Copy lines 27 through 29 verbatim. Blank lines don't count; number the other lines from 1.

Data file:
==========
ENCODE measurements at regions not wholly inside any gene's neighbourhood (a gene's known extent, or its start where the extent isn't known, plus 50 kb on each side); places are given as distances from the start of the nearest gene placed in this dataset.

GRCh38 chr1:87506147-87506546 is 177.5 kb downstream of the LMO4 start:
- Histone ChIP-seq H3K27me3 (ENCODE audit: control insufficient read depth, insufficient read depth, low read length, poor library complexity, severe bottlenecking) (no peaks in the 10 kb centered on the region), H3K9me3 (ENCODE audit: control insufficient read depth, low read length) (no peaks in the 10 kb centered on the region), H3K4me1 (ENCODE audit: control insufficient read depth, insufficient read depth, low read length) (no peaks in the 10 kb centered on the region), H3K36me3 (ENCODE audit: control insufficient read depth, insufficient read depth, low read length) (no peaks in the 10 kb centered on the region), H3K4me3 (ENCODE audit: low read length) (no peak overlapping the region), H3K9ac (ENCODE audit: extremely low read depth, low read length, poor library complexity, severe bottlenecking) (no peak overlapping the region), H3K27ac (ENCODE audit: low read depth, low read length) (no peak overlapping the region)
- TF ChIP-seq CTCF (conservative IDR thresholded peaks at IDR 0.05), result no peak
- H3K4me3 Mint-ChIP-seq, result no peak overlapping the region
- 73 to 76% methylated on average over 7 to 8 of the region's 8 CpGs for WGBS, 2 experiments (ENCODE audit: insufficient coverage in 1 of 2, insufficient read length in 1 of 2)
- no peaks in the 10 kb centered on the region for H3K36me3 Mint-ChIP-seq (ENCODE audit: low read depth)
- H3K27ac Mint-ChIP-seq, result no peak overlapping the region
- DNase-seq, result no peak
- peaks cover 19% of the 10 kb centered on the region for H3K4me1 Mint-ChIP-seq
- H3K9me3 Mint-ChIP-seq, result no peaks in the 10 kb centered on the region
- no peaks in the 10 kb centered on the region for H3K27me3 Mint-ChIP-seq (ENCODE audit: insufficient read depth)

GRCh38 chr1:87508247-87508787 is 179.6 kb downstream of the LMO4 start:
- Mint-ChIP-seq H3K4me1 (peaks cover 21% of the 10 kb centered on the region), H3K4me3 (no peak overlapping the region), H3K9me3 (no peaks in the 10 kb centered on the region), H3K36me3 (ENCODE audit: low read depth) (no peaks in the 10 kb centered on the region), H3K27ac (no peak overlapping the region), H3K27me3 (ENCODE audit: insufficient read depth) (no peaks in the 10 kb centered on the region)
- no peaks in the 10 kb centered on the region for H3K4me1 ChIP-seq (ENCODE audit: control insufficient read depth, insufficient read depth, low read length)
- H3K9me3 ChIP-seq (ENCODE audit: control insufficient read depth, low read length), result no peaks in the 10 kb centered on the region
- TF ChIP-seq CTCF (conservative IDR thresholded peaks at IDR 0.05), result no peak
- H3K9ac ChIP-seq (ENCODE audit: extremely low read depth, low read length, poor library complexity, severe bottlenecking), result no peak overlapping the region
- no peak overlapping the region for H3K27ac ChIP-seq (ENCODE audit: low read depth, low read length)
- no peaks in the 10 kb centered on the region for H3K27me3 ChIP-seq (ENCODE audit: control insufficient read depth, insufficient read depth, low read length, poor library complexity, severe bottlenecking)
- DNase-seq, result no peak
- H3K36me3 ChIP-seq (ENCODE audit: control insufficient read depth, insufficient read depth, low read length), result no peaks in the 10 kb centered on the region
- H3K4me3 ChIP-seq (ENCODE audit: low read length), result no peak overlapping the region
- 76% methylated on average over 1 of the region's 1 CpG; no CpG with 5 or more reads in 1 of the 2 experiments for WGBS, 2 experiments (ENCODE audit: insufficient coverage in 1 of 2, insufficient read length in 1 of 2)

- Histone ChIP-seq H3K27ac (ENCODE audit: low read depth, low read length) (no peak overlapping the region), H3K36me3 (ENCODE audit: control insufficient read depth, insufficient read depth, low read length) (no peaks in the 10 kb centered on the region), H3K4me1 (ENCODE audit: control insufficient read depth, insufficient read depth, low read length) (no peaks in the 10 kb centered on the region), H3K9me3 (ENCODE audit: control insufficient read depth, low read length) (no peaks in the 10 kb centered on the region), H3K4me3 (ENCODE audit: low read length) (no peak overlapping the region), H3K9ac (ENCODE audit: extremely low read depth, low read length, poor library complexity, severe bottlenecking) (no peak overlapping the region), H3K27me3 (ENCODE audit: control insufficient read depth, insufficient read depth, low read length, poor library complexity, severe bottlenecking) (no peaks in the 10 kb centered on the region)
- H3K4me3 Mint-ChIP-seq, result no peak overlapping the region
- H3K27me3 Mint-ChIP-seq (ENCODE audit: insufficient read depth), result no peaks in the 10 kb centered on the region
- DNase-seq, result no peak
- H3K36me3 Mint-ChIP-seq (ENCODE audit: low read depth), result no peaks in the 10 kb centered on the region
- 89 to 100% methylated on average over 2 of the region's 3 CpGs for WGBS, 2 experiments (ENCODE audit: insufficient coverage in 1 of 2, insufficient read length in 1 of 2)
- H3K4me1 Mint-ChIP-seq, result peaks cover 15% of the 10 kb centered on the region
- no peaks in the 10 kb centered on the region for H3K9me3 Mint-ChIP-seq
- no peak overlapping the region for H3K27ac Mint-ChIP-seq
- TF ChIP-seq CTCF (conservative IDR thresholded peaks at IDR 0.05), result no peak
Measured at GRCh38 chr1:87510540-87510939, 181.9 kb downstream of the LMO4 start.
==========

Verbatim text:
- H3K27me3 Mint-ChIP-seq (ENCODE audit: insufficient read depth), result no peaks in the 10 kb centered on the region
- DNase-seq, result no peak
- H3K36me3 Mint-ChIP-seq (ENCODE audit: low read depth), result no peaks in the 10 kb centered on the region